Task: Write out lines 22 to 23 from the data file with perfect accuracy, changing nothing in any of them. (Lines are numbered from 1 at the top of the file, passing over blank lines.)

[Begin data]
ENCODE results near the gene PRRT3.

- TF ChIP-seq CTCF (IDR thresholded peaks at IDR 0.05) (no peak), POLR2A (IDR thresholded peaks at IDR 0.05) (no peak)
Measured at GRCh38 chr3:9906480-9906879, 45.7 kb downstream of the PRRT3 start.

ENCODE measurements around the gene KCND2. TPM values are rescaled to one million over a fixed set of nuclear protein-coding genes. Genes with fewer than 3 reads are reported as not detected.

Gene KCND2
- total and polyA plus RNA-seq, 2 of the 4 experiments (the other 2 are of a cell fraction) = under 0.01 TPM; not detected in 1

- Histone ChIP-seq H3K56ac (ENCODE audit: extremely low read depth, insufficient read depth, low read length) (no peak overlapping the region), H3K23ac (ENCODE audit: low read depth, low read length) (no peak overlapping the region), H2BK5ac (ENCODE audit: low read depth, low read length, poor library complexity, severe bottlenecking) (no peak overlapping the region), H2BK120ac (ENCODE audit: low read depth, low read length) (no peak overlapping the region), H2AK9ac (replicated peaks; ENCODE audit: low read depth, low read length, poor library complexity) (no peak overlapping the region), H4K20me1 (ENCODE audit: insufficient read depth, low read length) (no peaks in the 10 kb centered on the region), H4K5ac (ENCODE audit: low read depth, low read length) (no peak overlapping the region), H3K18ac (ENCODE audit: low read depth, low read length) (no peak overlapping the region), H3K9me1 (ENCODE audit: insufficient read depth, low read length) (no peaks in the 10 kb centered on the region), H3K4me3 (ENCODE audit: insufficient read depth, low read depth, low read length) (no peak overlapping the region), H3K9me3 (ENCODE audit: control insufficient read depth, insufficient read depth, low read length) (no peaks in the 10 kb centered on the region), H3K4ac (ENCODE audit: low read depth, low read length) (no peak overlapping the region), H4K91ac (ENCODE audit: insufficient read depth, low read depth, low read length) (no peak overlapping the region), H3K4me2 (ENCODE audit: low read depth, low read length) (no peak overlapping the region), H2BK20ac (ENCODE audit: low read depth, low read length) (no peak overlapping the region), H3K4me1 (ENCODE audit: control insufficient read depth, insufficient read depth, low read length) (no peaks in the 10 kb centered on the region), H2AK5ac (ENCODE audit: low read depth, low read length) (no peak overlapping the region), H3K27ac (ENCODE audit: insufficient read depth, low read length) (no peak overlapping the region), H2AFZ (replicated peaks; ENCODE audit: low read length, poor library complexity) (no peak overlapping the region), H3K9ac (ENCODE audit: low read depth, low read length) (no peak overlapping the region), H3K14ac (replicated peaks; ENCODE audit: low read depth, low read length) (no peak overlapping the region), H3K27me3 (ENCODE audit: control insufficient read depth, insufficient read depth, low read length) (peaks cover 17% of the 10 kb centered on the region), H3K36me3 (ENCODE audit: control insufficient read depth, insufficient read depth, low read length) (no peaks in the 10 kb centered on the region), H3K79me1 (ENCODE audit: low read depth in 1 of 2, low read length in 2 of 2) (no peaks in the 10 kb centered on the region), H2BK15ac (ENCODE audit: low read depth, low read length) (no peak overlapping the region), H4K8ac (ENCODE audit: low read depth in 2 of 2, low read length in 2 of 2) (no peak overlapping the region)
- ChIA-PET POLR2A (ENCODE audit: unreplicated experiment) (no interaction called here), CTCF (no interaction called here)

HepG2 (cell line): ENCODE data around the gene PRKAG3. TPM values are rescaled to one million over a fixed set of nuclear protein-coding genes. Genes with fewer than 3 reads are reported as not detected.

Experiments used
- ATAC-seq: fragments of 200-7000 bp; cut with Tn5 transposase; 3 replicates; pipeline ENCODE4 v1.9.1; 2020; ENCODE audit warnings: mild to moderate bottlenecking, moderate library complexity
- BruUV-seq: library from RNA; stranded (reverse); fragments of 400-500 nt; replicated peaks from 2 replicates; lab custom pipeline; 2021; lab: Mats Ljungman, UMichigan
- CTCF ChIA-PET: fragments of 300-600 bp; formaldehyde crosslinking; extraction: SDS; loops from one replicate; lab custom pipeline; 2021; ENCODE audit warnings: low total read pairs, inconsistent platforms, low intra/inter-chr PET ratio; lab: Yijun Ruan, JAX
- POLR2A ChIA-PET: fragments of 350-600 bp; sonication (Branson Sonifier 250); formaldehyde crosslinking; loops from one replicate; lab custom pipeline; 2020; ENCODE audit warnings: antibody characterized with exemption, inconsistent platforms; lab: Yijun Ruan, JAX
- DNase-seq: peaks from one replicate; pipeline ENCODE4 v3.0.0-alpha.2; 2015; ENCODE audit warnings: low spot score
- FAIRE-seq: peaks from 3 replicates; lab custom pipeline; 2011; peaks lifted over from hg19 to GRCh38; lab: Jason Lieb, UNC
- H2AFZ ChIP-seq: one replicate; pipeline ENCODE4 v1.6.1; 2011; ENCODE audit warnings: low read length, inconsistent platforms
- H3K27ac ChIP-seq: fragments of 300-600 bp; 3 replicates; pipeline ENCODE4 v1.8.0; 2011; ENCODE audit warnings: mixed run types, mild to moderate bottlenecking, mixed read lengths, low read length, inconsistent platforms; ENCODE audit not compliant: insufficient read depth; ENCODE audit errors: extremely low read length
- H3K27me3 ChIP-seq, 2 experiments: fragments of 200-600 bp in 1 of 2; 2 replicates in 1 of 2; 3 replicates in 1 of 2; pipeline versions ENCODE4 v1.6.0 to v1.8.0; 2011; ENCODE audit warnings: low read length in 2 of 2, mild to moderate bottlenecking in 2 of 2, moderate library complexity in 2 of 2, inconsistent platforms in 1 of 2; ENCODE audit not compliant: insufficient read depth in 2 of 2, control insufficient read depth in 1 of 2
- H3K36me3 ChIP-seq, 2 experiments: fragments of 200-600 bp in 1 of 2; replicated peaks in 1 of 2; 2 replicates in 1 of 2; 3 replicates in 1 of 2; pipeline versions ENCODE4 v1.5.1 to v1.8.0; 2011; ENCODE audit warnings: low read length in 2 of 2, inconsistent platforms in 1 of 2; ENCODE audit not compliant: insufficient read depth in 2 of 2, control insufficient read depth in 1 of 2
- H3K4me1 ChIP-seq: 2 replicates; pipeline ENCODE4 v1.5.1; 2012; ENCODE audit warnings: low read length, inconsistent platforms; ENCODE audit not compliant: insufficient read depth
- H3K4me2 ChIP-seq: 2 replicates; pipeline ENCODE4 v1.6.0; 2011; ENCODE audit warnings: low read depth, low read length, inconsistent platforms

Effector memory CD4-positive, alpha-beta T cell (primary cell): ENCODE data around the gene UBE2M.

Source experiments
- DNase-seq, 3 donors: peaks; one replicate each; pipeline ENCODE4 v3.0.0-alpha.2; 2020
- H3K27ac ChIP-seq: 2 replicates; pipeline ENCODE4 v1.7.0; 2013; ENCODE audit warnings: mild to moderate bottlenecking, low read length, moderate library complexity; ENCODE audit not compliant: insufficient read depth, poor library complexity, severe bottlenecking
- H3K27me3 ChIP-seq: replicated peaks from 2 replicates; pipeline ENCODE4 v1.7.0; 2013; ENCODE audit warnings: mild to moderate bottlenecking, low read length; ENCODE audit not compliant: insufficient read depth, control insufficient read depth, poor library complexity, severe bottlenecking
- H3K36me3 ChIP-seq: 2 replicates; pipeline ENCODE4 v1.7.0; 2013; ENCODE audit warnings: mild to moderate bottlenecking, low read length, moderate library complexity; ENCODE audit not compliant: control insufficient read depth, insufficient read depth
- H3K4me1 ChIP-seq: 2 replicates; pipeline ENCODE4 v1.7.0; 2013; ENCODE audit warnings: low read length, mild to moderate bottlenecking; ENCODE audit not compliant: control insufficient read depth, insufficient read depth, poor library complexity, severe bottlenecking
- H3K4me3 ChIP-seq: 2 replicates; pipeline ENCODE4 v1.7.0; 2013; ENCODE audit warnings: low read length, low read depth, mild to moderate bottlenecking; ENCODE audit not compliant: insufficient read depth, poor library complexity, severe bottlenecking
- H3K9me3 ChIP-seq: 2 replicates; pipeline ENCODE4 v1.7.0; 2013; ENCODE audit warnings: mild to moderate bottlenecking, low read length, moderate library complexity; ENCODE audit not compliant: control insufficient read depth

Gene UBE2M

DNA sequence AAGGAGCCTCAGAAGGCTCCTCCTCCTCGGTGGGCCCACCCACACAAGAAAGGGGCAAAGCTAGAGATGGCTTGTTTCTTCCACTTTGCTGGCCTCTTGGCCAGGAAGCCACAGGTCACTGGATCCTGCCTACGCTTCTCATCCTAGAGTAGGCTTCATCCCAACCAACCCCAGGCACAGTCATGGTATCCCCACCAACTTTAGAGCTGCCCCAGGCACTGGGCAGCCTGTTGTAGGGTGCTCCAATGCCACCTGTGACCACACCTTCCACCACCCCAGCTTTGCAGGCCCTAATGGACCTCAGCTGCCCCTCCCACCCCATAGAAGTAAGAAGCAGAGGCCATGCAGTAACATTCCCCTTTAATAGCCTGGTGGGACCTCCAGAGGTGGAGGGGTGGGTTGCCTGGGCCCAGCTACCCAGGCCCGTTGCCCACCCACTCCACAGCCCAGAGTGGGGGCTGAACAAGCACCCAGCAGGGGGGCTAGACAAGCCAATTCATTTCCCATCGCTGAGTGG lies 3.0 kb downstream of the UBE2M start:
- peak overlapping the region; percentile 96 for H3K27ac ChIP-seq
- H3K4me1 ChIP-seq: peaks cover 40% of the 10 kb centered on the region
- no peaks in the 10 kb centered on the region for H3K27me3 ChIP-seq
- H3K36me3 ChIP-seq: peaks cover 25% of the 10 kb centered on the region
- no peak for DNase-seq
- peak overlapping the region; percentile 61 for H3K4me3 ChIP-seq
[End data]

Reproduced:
- H3K4me2 ChIP-seq: 2 replicates; pipeline ENCODE4 v1.6.0; 2011; ENCODE audit warnings: low read depth, low read length, inconsistent platforms

Effector memory CD4-positive, alpha-beta T cell (primary cell): ENCODE data around the gene UBE2M.